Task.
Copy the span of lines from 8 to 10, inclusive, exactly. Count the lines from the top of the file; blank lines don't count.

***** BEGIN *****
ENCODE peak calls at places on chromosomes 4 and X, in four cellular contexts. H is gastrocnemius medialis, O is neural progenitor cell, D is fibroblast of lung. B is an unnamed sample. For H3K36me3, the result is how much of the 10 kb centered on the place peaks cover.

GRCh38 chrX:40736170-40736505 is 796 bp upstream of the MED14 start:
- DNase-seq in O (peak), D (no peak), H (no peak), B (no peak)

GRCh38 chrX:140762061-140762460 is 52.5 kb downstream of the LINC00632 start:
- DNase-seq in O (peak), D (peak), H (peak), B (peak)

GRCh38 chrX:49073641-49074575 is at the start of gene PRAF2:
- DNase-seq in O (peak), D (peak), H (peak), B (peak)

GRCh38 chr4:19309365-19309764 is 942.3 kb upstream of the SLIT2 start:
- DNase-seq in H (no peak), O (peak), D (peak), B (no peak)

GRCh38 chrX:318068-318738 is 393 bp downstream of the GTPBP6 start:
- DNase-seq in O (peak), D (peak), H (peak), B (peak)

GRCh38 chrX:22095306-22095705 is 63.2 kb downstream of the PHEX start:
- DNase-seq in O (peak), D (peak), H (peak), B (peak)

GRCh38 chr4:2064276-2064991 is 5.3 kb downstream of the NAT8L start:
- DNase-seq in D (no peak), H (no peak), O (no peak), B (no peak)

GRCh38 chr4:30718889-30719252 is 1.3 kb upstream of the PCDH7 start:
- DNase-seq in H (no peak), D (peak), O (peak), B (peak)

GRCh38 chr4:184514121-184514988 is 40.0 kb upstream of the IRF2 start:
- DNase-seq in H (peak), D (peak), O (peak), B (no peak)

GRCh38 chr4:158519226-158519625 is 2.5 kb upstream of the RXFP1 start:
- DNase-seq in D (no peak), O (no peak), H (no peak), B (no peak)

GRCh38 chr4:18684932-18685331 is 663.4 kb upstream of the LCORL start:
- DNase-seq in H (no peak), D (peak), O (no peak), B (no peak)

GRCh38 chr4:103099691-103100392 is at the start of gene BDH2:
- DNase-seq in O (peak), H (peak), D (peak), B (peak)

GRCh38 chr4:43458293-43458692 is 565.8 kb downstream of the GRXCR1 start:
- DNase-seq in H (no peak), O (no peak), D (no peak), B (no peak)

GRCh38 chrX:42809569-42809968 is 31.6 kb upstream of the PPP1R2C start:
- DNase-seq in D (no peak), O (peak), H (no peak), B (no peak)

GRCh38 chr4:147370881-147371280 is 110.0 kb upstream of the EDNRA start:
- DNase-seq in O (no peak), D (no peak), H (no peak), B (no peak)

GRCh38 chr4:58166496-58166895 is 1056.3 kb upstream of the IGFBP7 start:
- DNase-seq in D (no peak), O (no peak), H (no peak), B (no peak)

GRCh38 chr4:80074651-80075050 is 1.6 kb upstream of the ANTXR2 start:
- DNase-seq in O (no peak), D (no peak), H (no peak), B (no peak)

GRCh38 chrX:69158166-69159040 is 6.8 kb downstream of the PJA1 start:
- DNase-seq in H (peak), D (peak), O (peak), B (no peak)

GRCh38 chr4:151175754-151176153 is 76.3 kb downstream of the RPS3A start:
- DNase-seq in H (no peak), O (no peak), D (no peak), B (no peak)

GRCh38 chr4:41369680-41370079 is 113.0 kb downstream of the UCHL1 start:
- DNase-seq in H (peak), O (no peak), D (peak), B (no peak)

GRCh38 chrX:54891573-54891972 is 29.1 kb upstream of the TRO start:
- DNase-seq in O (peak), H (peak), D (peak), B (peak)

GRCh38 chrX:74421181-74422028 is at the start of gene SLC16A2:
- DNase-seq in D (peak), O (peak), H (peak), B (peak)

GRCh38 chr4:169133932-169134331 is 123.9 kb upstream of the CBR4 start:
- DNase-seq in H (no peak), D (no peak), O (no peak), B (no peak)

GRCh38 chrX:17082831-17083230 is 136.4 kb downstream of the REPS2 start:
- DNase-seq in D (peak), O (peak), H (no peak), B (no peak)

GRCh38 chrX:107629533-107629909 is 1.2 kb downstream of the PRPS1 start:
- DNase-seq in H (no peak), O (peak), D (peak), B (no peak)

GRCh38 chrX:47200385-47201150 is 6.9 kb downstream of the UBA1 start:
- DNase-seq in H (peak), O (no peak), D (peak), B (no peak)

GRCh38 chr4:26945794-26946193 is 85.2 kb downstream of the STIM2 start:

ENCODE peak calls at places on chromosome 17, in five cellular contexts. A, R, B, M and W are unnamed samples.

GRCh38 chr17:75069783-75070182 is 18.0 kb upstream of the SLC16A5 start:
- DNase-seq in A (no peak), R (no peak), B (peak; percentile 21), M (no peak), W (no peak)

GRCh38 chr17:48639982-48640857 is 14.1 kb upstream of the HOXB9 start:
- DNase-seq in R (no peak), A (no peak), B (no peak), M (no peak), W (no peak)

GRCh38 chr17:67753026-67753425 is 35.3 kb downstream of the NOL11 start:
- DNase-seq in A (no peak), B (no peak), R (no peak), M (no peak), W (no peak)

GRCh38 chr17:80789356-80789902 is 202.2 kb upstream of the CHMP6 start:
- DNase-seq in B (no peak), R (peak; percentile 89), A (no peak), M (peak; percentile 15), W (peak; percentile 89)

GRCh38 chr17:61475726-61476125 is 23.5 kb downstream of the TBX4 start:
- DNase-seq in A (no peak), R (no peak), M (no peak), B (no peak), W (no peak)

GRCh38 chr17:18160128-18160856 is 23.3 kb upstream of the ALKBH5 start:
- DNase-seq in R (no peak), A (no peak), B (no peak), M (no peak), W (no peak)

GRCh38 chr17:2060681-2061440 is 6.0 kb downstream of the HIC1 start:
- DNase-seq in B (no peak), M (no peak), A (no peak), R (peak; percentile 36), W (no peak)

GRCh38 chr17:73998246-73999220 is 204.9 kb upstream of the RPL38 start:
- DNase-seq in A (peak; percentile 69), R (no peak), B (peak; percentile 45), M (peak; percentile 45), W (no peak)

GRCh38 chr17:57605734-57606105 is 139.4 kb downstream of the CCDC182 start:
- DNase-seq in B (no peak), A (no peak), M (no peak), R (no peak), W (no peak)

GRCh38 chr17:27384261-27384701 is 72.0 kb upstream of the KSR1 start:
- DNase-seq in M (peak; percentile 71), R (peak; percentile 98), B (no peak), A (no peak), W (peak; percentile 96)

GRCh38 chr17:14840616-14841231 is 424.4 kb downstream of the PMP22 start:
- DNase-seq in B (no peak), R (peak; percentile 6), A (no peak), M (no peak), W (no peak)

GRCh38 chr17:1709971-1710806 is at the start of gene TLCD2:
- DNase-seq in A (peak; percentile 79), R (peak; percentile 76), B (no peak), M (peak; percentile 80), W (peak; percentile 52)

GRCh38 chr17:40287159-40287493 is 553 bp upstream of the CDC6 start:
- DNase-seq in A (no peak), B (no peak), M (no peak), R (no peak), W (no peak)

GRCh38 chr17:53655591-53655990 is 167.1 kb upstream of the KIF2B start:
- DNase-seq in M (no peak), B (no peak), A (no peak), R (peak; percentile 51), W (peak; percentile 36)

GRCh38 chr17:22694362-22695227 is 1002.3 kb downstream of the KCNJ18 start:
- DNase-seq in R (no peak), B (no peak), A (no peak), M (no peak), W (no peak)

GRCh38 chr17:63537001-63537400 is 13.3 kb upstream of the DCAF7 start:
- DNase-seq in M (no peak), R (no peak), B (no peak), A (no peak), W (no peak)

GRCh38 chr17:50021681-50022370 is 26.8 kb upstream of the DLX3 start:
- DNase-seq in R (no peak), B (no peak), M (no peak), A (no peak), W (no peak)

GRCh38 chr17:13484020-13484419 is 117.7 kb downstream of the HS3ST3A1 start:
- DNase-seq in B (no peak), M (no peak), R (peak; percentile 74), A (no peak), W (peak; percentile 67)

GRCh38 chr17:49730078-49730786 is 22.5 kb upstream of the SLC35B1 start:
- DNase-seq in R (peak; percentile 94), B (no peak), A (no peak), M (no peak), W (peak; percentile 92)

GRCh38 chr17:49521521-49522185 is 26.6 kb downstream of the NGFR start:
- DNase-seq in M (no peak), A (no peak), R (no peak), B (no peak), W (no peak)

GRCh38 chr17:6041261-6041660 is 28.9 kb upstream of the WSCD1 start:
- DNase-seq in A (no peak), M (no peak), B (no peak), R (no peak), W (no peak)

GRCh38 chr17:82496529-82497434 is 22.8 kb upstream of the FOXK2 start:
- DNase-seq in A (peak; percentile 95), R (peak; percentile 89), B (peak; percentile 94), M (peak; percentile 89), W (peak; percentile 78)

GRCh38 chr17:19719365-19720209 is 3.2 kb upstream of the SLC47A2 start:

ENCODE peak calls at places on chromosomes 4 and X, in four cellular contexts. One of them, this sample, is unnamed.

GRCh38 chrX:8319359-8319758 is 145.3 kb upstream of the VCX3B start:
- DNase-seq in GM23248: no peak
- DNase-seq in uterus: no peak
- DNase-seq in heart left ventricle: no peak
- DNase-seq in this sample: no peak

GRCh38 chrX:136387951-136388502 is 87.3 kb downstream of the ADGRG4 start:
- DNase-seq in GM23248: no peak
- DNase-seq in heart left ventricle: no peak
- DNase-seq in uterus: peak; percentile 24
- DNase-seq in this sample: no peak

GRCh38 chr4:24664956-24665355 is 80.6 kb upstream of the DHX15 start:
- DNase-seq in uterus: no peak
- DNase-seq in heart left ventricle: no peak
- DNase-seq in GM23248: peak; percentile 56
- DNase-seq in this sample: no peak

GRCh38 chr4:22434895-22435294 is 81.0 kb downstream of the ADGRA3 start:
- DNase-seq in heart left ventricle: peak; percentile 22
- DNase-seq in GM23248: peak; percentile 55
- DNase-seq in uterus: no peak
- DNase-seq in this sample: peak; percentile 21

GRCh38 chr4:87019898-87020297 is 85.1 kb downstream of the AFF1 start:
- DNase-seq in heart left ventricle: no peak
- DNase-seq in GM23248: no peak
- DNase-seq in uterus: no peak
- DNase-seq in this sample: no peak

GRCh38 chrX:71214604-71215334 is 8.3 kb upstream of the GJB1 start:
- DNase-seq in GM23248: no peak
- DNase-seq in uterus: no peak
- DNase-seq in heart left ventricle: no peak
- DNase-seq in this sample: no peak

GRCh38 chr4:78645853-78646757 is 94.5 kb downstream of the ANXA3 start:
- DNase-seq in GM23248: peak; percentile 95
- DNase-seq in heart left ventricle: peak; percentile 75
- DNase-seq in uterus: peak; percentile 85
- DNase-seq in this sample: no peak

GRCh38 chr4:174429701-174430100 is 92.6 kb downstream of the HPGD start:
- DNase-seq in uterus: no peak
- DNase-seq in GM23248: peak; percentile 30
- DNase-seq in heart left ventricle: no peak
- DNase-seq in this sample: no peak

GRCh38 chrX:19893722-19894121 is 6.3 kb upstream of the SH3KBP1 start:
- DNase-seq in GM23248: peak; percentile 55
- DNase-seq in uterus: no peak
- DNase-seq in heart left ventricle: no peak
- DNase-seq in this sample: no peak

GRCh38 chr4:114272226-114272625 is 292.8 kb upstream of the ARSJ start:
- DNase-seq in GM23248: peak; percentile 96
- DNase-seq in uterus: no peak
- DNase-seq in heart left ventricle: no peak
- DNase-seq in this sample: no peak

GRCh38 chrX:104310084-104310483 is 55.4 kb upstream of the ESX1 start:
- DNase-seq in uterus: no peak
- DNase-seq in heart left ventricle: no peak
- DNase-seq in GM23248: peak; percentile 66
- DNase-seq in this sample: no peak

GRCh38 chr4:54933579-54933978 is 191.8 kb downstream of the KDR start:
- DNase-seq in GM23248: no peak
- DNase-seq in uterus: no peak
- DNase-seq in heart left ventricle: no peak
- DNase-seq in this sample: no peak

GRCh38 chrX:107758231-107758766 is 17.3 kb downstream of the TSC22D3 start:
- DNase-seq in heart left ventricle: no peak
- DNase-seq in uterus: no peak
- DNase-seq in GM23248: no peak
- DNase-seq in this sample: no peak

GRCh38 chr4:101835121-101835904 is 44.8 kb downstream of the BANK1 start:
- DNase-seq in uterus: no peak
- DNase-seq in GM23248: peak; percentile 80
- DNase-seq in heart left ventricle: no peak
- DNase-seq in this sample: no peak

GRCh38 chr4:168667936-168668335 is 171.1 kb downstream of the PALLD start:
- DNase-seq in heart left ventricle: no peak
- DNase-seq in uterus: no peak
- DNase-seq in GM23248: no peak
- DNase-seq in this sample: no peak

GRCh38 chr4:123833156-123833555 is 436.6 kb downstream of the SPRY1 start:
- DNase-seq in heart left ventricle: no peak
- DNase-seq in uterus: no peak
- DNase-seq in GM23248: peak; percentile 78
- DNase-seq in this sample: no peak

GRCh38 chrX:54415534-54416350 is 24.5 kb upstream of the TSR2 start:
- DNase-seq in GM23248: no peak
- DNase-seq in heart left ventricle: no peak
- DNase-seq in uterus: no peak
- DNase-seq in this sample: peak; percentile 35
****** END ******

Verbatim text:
GRCh38 chr4:19309365-19309764 is 942.3 kb upstream of the SLIT2 start:
- DNase-seq in H (no peak), O (peak), D (peak), B (no peak)

GRCh38 chrX:318068-318738 is 393 bp downstream of the GTPBP6 start: